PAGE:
Doug Collins will not retire before the season ends.  If he isn’t fired at the end of the season I think he’ll have to take a long and hard look at what’s best for the organization and if he fits that picture.  He has too much pride to quit and I feel like the Sixers would have to fire him for him to leave. 

For all the history he has within the organization and how much respect he has by both fair-weather Sixers fans and throughout the league, firing him wouldn’t be the right move to make.  The Sixers aren’t going anywhere this season unless Bynum returns next week.  The Sixers will give him until the end of the season and then fire him.  It’s the least they can do for bringing the team out of the depths of the Eddie Jordan era.

C. Smith

I believe this will be Doug’s last season as the head coach of the Philadelphia 76ers and I think he will walk away voluntarily. While I have disagreed with a great deal of his in-game decisions and the personnel moves that Collins has executed during his time here in Philly, I had never been able to find fault with DC’s energy or desire.  That was until recently.

Lately, there is something missing.  You can see it on his face and hear it in his words after games.  The work it took to get the Sixers through a moderately successful 2011-12, the enigma that is Evan Turner, the Bynum drama and the overall extreme disappointment of this season have all taken a huge toll on Collins.  The result is that DC seems cooked and has become more of a whiner then I ever remember.  Now his is ‘woe is us’ mantra is just getting old for the fans, players and hopefully Sixers ownership.  Thus it is time for a “voluntary” change at the end of this season.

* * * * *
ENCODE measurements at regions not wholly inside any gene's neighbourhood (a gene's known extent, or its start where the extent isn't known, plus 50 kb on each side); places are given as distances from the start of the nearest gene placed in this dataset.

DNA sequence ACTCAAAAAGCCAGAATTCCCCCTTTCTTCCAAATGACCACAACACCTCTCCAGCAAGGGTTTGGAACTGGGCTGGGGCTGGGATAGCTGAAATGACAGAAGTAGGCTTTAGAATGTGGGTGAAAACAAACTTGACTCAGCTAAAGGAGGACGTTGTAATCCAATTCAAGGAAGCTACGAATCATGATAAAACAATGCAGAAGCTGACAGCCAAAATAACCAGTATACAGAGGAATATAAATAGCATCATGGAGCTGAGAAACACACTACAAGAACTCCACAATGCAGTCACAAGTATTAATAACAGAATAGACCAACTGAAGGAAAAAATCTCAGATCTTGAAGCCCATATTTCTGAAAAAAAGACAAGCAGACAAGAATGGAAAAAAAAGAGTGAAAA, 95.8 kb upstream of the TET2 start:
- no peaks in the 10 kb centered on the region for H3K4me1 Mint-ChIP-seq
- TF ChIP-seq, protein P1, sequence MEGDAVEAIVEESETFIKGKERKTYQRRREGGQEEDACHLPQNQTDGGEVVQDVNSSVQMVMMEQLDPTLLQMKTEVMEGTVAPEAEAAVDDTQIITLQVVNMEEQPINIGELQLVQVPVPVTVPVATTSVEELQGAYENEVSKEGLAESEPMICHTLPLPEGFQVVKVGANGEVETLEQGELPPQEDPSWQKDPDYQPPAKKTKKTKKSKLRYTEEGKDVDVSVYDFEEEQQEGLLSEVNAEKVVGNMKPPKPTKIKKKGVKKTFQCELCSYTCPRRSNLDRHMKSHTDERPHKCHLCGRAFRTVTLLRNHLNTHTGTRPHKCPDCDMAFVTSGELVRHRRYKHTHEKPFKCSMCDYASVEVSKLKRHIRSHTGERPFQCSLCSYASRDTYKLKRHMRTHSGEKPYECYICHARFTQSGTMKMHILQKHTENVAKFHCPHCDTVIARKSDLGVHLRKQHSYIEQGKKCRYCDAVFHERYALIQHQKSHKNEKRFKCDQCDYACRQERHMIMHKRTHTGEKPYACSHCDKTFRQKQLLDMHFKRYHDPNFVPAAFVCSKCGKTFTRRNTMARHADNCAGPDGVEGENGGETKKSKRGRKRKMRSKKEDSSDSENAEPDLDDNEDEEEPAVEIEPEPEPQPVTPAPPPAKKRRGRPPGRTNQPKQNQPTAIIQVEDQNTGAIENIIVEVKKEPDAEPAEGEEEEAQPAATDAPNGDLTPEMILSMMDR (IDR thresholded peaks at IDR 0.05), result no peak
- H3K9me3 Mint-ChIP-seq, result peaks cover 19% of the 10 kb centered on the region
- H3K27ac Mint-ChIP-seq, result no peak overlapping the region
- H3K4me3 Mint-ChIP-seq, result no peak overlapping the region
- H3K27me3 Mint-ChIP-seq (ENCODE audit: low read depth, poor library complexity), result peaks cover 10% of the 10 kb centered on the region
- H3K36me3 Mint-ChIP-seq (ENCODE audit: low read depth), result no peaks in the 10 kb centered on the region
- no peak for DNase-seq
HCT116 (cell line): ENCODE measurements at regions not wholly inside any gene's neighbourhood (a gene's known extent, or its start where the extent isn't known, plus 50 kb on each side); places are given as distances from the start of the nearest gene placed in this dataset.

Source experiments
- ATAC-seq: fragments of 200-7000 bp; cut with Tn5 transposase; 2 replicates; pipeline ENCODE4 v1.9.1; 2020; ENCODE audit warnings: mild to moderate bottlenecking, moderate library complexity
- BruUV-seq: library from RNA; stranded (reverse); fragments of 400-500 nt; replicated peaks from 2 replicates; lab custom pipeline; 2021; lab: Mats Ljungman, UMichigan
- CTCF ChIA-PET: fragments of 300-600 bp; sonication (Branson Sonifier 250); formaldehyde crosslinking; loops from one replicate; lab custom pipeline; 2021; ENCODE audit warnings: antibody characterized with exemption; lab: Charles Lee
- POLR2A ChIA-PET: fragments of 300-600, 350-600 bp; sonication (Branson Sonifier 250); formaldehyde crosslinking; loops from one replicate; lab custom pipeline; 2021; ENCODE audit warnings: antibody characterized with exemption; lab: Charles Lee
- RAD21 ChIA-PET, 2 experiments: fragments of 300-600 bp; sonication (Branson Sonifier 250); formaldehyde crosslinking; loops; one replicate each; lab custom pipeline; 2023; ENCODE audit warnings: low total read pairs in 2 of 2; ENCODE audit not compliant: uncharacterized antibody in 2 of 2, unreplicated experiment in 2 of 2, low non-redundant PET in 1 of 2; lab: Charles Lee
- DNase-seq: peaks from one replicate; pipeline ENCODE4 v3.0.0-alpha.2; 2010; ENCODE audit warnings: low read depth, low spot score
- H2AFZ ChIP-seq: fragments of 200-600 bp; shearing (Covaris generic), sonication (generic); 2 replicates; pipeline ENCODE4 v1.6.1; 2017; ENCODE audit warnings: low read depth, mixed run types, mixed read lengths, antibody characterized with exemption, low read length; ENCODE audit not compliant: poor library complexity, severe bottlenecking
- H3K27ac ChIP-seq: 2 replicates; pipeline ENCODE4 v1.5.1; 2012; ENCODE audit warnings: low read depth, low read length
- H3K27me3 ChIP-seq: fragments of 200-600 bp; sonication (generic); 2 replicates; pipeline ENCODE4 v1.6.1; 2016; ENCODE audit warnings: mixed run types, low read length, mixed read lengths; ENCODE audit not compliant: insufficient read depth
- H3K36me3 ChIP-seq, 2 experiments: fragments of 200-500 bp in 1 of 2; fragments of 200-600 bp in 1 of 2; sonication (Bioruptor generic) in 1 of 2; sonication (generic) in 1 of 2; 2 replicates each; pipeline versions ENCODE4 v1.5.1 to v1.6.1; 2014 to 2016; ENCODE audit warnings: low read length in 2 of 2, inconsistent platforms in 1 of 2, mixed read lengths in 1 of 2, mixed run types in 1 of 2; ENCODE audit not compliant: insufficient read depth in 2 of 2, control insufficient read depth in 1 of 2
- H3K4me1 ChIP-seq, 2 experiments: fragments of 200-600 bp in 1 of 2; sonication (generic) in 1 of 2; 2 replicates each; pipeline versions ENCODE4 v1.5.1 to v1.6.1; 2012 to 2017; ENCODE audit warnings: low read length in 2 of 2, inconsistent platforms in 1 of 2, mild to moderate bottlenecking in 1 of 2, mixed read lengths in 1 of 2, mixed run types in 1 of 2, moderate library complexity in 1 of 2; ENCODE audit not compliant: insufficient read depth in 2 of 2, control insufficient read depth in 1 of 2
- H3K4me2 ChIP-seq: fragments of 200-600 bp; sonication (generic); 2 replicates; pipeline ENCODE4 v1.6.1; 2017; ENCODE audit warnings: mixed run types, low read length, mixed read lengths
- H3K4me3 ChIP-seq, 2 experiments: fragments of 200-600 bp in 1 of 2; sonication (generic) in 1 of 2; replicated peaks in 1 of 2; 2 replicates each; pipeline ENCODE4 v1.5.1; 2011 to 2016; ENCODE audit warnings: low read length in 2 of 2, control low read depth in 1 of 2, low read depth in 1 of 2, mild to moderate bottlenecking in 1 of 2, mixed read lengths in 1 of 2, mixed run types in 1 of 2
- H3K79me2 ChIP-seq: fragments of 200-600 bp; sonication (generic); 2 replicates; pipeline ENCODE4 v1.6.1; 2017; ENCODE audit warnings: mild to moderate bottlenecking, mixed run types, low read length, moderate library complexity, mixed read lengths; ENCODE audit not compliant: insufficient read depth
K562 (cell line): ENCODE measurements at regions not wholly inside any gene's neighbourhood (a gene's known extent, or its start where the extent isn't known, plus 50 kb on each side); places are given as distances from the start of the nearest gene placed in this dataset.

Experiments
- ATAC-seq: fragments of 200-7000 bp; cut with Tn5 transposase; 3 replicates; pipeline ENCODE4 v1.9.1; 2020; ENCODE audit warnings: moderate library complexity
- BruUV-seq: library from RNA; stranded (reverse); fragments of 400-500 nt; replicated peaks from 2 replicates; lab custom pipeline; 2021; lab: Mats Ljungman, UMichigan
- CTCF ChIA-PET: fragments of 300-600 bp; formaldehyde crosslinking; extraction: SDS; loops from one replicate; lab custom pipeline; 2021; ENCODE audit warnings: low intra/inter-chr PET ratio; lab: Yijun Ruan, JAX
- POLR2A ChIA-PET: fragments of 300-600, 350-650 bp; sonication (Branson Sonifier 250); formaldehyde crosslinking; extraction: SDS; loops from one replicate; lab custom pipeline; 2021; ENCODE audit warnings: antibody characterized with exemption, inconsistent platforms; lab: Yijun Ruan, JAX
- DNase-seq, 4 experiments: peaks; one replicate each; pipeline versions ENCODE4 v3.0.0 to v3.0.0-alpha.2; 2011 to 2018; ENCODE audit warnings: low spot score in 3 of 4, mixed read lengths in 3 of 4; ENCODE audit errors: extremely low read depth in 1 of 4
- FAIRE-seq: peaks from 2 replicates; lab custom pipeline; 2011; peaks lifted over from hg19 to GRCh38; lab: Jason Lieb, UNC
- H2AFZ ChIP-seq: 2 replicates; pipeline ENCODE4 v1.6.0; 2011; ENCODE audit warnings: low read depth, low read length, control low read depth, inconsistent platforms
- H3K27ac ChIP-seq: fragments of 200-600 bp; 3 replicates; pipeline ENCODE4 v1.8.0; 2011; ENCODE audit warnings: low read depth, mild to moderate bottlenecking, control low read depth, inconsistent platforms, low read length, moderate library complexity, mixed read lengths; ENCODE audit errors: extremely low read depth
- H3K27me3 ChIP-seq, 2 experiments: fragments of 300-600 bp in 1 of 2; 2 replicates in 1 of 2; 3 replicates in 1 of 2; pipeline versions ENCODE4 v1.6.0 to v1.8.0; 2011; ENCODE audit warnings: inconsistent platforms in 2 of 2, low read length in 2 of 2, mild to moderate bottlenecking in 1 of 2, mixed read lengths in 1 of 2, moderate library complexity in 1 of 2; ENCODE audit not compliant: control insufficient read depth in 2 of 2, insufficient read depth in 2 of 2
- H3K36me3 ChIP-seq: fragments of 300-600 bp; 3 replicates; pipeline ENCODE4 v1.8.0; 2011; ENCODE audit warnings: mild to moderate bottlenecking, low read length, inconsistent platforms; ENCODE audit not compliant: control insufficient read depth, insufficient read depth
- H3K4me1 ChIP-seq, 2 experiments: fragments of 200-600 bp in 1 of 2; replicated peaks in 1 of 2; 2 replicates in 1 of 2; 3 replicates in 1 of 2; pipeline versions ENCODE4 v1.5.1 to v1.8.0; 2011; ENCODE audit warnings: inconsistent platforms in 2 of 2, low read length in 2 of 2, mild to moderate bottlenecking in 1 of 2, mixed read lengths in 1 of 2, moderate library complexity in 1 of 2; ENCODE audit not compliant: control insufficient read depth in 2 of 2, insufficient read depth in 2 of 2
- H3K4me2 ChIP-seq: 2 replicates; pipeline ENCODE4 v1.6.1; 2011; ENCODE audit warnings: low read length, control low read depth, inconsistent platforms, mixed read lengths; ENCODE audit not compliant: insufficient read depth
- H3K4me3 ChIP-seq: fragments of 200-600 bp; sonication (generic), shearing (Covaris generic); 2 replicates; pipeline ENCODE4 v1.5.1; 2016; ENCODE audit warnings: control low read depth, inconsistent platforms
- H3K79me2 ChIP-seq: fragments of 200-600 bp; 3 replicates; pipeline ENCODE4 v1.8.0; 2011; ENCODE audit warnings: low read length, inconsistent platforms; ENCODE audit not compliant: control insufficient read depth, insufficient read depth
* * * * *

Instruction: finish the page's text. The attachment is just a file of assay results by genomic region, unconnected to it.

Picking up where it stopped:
Still, I hope that this ownership group will have the smarts to keep Collins around the organization in some way.  But in a role that is far away from the front office decisions. 

Like a more relevant version of Sonny Hill.